Lt. Dan Choi, the Army National Guard discharged for being gay, and spokesman for Knights Out, reacts on American Morning to the Obama Administration’s blocking of a court decision that would allow gays and lesbians to serve openly.
Watch what he has to say about senior White House adviser Valerie Jarrett's comments earlier on American Morning.
What do you think of the military's "Don't Ask Don't Tell" policy?
"The Teaser” is a preview of the guests we have lined up for the next day – so you know when to tune in (and when to set your alarm!). Guests and times are always subject to change.
6:24AM Dr. Freya Schnabel, Director of Breast Surgery at NYU Langone Medical Center, on hormone replacement therapy after menopause. Could it do more harm than good?
6:40AM Paul Callan, Professor of Media Law, Seton Hall University, on teachers using social networking sites like Facebook and Twitter to interact with their students. Where does it draw the line?
7:20AM Amanda Gengler, Writer, Money Magazine, on choosing the best insurance plans for you and your family during open enrollment season.
7:40AM Jeffrey Toobin, CNN Senior Legal Analyst, on the military accepting openly gay recruits for the first time in the nation’s history. Could that change?
8:40AM Joey Mazzarino, Head Writer, Sesame Street, on the song that’s become a viral hit, “I Love My Hair", inspired by his adopted daughter from Ethiopia.
Have questions for any of our guests?
Tweet 'em at Twitter.com/amFIX or post them below and we'll try to use 'em!
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E-mail your story ideas and questions to am@CNN.com.
A Prop 8 opponent holds a sign referencing attorney David Boise during a rally to celebrate the ruling to overturn Prop 8 August 4, 2010 in San Francisco, California. (Getty Images)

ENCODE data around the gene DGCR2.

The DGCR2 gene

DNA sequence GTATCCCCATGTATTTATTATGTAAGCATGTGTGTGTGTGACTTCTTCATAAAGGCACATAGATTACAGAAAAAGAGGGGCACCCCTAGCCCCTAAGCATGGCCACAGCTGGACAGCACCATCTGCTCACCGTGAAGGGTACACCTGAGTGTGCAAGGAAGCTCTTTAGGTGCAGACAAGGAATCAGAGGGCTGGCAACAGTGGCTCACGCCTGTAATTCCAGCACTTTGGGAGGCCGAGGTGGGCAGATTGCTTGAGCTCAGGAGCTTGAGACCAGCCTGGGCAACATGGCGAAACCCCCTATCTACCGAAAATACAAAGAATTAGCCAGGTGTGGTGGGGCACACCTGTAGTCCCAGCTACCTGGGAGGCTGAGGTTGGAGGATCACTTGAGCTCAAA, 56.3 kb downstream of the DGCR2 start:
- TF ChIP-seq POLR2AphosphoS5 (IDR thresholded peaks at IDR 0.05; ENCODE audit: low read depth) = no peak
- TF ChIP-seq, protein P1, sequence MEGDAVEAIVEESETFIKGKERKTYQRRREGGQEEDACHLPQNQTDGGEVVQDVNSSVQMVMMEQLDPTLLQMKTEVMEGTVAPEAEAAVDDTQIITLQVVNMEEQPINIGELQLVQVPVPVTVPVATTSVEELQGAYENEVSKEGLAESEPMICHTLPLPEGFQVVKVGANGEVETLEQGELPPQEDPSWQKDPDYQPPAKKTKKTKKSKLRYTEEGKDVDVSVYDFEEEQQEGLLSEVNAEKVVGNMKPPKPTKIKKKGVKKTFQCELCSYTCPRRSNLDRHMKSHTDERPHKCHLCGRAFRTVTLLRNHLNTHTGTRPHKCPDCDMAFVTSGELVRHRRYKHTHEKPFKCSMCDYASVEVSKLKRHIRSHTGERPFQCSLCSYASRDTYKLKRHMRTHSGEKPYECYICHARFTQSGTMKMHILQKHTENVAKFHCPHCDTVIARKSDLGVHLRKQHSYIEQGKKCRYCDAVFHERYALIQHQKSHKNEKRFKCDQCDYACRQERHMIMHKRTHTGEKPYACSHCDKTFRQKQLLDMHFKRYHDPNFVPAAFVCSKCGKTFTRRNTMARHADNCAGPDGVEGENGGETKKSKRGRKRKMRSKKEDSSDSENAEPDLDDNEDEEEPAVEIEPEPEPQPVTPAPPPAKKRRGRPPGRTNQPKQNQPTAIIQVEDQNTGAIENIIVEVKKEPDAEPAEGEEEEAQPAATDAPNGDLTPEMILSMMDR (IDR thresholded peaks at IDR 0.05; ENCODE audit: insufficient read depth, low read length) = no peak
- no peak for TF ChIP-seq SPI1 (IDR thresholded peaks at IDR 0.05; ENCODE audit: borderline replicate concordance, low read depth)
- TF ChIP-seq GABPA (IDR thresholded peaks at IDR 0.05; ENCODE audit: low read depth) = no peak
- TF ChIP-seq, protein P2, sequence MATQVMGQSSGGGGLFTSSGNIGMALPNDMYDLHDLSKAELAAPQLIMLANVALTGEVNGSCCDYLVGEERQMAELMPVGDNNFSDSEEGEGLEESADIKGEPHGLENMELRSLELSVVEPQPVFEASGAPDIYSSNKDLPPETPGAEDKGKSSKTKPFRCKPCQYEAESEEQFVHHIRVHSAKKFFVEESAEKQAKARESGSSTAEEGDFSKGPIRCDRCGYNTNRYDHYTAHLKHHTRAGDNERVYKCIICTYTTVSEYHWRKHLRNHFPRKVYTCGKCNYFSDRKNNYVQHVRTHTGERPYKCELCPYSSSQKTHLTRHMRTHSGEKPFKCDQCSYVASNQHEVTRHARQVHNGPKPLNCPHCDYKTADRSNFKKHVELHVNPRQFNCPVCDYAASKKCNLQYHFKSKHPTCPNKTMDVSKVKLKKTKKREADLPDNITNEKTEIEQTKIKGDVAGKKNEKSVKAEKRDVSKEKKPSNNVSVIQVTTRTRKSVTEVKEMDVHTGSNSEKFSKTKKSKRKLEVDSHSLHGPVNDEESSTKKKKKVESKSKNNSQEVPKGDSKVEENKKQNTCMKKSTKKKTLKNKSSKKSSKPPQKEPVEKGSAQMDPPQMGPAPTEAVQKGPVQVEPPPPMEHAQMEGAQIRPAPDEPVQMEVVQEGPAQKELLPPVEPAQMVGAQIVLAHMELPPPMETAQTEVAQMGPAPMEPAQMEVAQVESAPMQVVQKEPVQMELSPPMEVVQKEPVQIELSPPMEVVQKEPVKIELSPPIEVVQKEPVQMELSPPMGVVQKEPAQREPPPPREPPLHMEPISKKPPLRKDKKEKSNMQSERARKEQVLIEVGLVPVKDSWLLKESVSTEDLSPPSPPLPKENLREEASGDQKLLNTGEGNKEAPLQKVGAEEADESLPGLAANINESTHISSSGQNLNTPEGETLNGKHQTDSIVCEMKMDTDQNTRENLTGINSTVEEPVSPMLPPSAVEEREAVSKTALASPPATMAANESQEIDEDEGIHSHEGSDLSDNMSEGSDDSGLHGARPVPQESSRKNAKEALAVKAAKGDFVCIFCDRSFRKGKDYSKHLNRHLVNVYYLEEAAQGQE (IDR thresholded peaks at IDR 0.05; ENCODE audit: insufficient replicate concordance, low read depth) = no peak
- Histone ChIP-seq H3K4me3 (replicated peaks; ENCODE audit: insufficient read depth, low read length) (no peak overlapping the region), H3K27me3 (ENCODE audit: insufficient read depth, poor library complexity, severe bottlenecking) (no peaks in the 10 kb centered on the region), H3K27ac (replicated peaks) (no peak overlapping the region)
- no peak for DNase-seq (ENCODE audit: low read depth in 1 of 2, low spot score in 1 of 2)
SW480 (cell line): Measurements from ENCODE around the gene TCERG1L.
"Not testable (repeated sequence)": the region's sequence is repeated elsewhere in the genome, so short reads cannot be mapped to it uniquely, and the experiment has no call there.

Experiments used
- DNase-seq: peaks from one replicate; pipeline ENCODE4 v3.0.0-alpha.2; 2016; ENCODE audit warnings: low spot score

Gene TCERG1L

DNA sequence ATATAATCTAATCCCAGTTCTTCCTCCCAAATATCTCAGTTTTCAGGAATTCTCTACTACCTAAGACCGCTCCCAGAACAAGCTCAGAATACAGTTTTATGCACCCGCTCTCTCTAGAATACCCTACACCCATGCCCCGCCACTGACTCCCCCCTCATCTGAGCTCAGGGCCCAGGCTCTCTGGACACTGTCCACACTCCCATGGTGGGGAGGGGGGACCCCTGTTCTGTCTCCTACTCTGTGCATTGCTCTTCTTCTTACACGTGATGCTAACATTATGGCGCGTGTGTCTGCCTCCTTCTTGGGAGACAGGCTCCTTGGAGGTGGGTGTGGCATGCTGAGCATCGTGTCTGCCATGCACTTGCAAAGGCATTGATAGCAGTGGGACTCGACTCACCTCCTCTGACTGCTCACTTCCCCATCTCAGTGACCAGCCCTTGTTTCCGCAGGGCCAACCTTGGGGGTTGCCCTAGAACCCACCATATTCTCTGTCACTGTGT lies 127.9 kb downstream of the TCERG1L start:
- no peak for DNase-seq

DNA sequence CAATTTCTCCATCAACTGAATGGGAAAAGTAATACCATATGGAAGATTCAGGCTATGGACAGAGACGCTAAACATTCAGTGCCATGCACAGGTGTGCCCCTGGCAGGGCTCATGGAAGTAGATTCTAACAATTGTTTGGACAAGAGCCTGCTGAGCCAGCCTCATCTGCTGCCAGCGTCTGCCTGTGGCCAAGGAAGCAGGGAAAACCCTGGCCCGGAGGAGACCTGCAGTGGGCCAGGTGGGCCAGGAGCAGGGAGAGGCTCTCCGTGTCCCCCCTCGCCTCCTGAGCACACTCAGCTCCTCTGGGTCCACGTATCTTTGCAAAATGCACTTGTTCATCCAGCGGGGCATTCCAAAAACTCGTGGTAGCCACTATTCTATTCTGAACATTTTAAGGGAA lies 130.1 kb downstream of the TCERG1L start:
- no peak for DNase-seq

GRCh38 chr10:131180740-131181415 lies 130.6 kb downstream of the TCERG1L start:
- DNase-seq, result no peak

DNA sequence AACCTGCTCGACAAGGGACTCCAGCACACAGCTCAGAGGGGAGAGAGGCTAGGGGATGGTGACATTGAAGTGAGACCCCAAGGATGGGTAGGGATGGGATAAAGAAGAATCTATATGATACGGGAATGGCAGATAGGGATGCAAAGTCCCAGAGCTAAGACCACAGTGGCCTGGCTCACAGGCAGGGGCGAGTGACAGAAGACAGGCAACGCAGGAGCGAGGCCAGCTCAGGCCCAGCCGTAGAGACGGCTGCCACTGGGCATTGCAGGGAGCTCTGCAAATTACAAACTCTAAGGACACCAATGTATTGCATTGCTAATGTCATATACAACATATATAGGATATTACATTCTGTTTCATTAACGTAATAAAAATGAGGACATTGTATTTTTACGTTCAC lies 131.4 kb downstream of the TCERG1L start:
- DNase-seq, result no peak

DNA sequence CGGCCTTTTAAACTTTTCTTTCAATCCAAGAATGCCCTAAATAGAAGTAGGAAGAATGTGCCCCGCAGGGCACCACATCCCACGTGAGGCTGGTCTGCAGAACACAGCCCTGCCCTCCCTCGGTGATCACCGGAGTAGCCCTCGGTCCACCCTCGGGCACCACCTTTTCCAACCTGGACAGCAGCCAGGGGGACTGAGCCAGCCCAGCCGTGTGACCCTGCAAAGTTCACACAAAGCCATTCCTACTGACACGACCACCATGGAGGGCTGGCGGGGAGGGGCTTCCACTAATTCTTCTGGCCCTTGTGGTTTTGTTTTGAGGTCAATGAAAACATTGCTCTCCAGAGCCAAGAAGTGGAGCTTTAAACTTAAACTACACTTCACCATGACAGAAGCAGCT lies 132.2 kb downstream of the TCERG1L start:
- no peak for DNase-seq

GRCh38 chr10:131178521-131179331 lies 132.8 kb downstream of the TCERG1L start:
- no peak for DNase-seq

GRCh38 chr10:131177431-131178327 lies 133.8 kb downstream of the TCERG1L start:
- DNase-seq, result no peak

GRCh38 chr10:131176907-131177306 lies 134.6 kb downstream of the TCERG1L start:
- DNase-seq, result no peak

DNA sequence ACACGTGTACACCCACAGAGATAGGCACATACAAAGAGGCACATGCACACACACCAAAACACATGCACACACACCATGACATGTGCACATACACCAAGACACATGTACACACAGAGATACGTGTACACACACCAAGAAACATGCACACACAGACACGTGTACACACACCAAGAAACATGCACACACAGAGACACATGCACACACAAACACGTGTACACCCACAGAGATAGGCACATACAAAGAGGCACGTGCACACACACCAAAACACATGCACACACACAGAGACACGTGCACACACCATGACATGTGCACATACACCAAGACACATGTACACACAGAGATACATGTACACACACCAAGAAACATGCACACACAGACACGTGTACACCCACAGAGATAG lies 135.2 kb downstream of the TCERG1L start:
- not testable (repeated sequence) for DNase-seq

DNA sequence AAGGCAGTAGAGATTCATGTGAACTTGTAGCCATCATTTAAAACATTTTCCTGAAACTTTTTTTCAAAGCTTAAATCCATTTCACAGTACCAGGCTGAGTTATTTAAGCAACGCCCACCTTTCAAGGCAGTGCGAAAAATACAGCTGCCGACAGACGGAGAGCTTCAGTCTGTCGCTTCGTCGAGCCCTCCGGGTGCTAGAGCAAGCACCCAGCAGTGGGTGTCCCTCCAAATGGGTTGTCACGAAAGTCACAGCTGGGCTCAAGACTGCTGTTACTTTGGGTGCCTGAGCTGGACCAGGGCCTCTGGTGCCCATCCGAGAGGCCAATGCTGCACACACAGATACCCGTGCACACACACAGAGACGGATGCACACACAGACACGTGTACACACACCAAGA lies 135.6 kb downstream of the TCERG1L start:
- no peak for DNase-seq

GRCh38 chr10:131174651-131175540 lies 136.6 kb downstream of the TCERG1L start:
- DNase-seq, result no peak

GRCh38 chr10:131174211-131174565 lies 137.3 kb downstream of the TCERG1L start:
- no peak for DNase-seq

(CNN) – Supporters of same-sex marriage are overjoyed by the overturning of Proposition 8. In a 136-page decision handed down yesterday, a federal judge declared California's ban on gay marriage unconstitutional. While same-sex marriage supporters won this battle, legal experts point out that the war over this divisive issue in California, and across the nation, is far from over. Watch
Lt. Dan Choi, a graduate of West Point, takes part in the 39th annual gay pride parade June 28, 2009 in San Francisco, California. (Getty Images)
(CNN) – The Pentagon on Wednesday began sending out to troops a survey of more than 100 questions seeking their views on the impact of repealing the "don't ask, don't tell" restrictions prohibiting gays and lesbians from openly serving in the U.S. military. An administration official confirmed to CNN that the survey is being sent to 200,000 active duty troops and 200,000 reserve troops. The official declined to be identified because the survey has not officially been made public. Our Pentagon correspondent Barbara Starr breaks it down for us. Watch
(CNN) – Lawmakers on Capitol Hill, President Obama and possibly the military are coming together on a deal to repeal the military's "Don't Ask, Don't Tell" policy. Three members of Congress have a plan laid out, but now the ball is in the Pentagon's court. Our Barbara Starr joined us on Tuesday morning to break it all down.
(CNN) - President Obama has asked the Department of Health and Human Services to establish a rule that would prevent hospitals from denying visitation privileges to gay and lesbian partners.
The president's Thursday memo said, "There are few moments in our lives that call for greater compassion and companionship than when a loved one is admitted to the hospital. ... Yet every day, all across America, patients are denied the kindnesses and caring of a loved one at their sides."
Gay and lesbian Americans are "uniquely affected" by relatives-only policies at hospitals, Obama said, adding that they "are often barred from the bedsides of the partners with whom they may have spent decades of their lives - unable to be there for the person they love, and unable to act as a legal surrogate if their partner is incapacitated."
When Lisa Pond collapsed during a family vacation in Florida three years ago, her partner of 17 years was kept away from her hospital room.
Janice Langbehn begged and waited for hours to stand by Pond's bedside at Miami's Jackson Memorial Hospital, but it wasn't until her partner's sister arrived that she got any information. In the end, the person Pond was closest to was relegated to a waiting room as she died from an aneurysm. FULL STORY